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fur farming


A massive high-five is coming Jean-Paul Gaultier way.

The fashion God has announced live on French telly that he is banning the use of real fur from his collections.

The move comes as Jean-Paul labelled the industry's methods of killing animals for their fur as "absolutely deplorable”.

The decision to move away from a cruel and unnecessary industry could come as Jean-Paul was feeling the heat from other brands.

Gucci, Versace, Galliano, Armani, Ralph Lauren and Michael Kors – to name a few – have all recently announced the end of using real fur in their fashion collections.

Mimi Bekhechi, director of international programmes at the People for the Ethical Treatment of Animals (Peta) believes that the move away from real fur by the fashion director is a “sign of changed times”.

“Most people no longer wish to wear anything from animals who were cruelly caged, electrocuted, bludgeoned to death or caught in steel traps, left to die slowly and painfully–the way coyotes are still being killed for the trim on Canada Goose jackets," she explained.

“Fur today is as dead as the poor animals it was stolen from, and any designers not clued up enough to see that may as well hang up their sewing needles now”.


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Peta could be correct, as the brand, Coach revealed at the start of the year, that they are starting to phase out the use of real fur, and added the aim of stop using the product entirely by next autumn.

Famously, Burberry announced before London's fur-free Fashion week, that they had halted the manufacturing of products using real fur. 

Sadly, there are labels who haven't hopped aboard the cruelty-free train – *cough, cough*, Fendi, Louis Vuitton and Marc Jacobs.  

But hopefully, they are influenced and pressurised by the changing times.

Nevertheless, this is a win for Jean-Paul Gaultier and the move should be celebrated.



Norway has taken a major step to protect animal welfare by banning fur farms.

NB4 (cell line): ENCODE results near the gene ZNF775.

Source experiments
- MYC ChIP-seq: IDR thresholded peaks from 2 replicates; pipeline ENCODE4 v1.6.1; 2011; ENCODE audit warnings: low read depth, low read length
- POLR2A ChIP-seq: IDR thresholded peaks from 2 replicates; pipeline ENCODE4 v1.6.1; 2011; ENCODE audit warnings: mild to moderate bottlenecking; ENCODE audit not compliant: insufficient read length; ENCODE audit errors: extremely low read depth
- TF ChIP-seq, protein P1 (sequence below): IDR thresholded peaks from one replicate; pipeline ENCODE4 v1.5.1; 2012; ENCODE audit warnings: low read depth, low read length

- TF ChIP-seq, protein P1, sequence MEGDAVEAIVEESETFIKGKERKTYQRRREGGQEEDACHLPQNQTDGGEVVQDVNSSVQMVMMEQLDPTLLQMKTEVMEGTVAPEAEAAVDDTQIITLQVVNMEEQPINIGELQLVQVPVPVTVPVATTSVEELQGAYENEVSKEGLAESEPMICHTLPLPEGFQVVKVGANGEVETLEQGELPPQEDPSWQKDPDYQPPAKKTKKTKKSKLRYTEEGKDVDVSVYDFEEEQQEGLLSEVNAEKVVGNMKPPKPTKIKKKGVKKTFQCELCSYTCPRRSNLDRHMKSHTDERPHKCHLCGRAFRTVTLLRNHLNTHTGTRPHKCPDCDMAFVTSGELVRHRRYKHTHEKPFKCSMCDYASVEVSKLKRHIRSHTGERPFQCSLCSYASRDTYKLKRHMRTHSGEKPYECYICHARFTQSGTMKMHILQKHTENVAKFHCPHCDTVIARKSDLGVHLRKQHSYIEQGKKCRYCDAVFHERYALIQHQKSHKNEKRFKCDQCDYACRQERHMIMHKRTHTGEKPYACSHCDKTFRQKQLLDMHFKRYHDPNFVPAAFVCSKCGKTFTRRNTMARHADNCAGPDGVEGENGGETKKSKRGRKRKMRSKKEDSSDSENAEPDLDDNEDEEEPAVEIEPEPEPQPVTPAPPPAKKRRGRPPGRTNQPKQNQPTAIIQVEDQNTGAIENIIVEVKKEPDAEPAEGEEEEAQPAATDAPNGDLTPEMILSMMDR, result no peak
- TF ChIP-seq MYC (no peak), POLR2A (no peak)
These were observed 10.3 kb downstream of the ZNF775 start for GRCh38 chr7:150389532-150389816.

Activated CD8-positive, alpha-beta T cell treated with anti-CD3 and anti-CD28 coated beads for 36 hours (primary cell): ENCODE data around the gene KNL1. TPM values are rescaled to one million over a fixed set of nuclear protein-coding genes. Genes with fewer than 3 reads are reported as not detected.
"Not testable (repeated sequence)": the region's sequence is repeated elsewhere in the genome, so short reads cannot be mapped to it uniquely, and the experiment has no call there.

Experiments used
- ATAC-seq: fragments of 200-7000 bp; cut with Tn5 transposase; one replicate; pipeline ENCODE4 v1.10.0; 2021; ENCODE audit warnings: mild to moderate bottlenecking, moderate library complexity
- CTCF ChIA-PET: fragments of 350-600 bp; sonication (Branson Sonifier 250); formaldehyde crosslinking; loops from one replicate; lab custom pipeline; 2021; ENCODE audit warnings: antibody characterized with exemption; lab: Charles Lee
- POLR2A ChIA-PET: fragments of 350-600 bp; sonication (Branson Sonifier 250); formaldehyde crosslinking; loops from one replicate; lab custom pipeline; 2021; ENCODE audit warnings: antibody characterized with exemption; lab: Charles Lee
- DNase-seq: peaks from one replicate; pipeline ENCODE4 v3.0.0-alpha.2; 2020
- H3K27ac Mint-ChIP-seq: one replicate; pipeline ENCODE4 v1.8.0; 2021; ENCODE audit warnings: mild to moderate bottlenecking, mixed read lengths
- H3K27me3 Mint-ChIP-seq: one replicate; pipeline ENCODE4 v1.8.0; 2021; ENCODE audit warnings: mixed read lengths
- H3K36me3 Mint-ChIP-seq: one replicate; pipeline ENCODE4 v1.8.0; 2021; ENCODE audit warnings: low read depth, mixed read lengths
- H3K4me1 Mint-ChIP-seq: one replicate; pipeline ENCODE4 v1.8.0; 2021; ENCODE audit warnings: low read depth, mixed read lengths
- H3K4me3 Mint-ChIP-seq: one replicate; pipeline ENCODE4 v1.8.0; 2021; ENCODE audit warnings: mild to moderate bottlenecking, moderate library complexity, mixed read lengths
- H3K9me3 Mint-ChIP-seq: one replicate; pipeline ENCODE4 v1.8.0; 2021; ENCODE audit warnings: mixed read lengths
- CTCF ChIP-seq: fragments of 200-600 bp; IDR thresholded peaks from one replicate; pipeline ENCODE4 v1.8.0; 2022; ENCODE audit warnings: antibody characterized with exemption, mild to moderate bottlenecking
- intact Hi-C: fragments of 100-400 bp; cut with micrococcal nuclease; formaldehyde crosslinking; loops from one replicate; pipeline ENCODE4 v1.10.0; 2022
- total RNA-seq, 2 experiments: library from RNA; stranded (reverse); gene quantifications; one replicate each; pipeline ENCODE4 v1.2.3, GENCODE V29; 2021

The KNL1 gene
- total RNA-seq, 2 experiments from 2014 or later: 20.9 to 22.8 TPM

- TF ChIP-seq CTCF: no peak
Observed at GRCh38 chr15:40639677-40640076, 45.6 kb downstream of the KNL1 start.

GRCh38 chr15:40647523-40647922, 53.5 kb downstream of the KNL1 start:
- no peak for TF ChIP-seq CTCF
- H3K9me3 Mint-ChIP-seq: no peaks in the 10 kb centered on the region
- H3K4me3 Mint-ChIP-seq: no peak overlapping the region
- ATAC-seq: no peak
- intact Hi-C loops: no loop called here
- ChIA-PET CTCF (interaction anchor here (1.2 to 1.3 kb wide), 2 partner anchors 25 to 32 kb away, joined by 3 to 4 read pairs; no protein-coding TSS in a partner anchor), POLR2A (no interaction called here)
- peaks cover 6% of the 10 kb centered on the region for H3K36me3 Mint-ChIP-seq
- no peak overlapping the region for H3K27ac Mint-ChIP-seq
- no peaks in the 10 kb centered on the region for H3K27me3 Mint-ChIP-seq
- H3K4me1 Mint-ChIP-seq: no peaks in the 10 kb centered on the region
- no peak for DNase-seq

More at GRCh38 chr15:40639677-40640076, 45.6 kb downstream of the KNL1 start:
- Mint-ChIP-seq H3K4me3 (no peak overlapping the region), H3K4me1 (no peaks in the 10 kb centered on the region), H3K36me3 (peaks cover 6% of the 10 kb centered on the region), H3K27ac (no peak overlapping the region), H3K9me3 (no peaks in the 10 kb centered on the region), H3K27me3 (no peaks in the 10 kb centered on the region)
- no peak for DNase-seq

The country has pledged to eliminate all fur farms by the year 2025.

The country is estimated to have around 300 fur farms currently in operation.

According to PETA, these establishments kill 700,000 minks and 110,000 foxes every year.

Animal rights activists in Norway have been campaigning for a ban for many years.

The final details of the ban have yet to be finalised.

Currently, fur farming is legal in Ireland.



Pamela Anderson has issued a formal letter to Taoiseach Leo Varadkar, detailing her wish for the Irish leader to place a ban on fur farming.

As a longtime vegetarian, the former Baywatch star is an avid supporter of animal rights organisation PETA and has spent years campaigning to end various types of animal abuse.

Having previously contacted Enda Kenny over the use of wild animals for entertainment purposes, Pamela opened the letter to the current Fianna Gael leader by saying how “thrilled” she was to hear that a ban would be put in place next year.

She then went on to explain the damaging effects that fur farms are having on over 200,000 minks that a imprisoned in the country three remaining farms.

“They're denied the opportunity to act on any of their natural instincts – such as roaming, swimming and caring for their young,” she wrote.

The star also reminded Leo of the many countries that have already outlawed the practice, including our closest neighbours, England, Northern Ireland, Scotland and Wales.

“I can't think of anyone more capable of creating history once again than you, Ireland's youngest and first openly gay prime minister,”she continued.

“Please, would you pull up those stylish socks of yours and announce a ban on fur farming in Ireland? I greatly look forward to clinking glasses with you when that happens.”

Pamela, who is known to reach out to celebrities and political figures, has previously urged the celebrities like Kim Kardashian and Naomi Campbell to stop wearing fur.